Colorectal cancer is the third most common cancer worldwide. Researchers have hypothesized that the different rates of colorectal cancer incidence in various countries may be related to diet. Although high calcium intake has been shown to inhibit colon cancer in animal experiments, these effects have not been seen consistently in human epidemiologic studies.
To better assess the relationship between consumption of dairy foods, calcium intake, and colorectal cancer risk, Eunyoung Cho, Sc.D., of Brigham and Women's Hospital and Harvard Medical School in Boston, and colleagues conducted a pooled analysis of 10 cohort studies from five countries. The studies included more than half a million individuals, among whom nearly 5,000 individuals were diagnosed with colorectal cancer during follow-up.
Among all of the food sources of calcium that the researchers examined, only milk consumption was associated with a decreased risk of colorectal cancer, particularly cancers of the distal colon and rectum. The risk decreased with increasing milk consumption; compared with people who consumed less than 70 grams/day (about 2.5 ounces) of milk, people who consumed 175-249 g/day (6.2-8.9 oz.) had a 12% reduction in risk of colorectal cancer and people who consumed more than 250 g/day (8.9 oz.) had a 15% reduction in risk. Each two 8-oz. glasses per day (500 g/day) increase in milk consumption was associated with a 12% decrease in risk.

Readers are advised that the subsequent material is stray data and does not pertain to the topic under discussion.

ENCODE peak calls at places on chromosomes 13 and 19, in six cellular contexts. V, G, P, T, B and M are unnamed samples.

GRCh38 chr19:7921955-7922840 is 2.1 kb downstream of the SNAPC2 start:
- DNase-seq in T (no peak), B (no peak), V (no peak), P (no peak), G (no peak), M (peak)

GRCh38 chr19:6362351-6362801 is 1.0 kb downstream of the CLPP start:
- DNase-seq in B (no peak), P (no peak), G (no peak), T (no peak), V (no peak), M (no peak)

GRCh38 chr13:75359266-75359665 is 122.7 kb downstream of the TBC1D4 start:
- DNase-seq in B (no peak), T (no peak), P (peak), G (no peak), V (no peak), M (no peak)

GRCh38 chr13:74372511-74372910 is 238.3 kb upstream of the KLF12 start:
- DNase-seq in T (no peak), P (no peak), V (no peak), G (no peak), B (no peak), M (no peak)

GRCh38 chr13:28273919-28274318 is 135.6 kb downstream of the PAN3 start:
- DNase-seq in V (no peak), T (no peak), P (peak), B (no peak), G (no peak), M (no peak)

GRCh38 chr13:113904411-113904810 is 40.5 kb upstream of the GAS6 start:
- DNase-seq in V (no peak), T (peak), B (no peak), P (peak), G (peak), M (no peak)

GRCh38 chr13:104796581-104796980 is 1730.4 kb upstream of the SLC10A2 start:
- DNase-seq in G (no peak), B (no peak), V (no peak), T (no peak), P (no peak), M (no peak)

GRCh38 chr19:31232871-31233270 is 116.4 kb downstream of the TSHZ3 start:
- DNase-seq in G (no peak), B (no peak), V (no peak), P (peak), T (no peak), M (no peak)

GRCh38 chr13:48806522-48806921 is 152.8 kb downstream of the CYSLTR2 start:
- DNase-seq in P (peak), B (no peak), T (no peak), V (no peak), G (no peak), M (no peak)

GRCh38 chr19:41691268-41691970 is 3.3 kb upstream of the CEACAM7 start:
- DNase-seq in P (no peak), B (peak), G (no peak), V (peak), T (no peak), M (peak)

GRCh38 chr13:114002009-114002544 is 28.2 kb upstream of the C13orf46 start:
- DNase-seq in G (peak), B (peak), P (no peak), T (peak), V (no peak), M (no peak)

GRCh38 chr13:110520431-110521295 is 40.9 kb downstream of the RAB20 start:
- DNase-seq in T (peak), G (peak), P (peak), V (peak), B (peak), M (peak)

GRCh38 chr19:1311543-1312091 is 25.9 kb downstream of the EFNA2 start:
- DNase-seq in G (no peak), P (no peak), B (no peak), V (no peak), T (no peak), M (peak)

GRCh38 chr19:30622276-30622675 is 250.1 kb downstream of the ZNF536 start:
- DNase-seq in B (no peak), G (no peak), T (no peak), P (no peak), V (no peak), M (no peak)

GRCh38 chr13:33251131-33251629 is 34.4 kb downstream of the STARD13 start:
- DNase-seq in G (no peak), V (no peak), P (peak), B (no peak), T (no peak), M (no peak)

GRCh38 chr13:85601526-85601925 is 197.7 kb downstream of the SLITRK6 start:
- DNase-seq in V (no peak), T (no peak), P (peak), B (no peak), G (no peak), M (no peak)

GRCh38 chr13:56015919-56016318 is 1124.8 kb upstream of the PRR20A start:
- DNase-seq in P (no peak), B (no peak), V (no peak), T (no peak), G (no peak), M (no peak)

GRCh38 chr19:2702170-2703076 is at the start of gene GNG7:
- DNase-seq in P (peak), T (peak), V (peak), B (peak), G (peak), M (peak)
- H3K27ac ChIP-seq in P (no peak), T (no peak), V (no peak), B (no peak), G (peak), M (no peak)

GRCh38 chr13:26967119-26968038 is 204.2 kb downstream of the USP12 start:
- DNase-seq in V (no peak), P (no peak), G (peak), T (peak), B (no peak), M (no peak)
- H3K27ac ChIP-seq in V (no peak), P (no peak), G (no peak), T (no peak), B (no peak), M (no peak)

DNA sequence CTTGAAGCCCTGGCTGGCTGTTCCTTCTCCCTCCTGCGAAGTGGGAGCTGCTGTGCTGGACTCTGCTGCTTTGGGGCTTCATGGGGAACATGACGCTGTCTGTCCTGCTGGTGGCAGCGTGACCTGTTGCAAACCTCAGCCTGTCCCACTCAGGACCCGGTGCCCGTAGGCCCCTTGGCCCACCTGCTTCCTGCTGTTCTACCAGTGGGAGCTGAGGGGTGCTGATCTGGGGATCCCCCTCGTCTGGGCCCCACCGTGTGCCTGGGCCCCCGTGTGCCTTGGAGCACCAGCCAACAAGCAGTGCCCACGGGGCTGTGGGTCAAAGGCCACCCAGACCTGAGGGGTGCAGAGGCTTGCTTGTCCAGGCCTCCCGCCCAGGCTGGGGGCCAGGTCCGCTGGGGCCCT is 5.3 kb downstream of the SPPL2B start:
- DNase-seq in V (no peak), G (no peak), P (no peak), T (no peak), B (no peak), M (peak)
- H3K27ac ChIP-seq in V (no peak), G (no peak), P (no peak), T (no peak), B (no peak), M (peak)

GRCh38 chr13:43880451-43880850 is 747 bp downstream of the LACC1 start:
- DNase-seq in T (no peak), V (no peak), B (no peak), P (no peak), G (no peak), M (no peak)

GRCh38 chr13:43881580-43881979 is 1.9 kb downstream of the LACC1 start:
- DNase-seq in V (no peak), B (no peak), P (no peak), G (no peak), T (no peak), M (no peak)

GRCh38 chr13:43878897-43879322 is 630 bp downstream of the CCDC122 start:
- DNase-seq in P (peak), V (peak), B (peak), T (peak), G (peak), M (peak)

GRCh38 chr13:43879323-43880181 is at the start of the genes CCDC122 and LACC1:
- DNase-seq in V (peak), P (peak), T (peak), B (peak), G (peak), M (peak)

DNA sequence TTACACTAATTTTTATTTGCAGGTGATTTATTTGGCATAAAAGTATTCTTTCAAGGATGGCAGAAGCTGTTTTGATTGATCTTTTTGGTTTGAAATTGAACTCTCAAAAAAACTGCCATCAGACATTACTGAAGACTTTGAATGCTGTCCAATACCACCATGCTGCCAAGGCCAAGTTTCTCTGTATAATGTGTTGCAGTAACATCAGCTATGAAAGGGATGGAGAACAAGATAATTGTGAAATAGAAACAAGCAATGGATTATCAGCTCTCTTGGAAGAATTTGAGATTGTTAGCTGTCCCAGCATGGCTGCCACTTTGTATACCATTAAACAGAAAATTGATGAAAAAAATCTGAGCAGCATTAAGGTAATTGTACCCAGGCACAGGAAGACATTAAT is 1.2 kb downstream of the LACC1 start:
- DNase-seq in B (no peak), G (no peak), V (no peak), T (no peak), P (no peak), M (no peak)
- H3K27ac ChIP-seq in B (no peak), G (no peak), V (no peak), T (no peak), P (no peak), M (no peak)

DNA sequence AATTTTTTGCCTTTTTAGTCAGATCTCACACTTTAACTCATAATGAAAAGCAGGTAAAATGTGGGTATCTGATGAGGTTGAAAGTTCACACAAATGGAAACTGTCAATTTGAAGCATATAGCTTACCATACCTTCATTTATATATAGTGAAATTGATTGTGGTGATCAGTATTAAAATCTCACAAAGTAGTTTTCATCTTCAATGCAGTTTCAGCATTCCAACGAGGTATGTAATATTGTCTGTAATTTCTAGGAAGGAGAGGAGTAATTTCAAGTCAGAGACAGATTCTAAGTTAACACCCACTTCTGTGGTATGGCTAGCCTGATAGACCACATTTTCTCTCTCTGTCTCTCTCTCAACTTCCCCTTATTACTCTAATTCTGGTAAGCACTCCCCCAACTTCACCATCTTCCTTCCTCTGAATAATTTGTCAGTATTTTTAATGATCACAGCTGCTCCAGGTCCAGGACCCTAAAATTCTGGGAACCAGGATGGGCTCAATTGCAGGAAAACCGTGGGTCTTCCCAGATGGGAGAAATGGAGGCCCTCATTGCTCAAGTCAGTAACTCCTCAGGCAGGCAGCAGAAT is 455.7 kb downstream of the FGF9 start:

The study also found that higher total calcium intake was associated with a decreased risk of colorectal cancer. Increasing calcium intake to 1000 mg/day or more could result in 15% fewer cases of colorectal cancer in women and 10% fewer cases in men, according to the authors.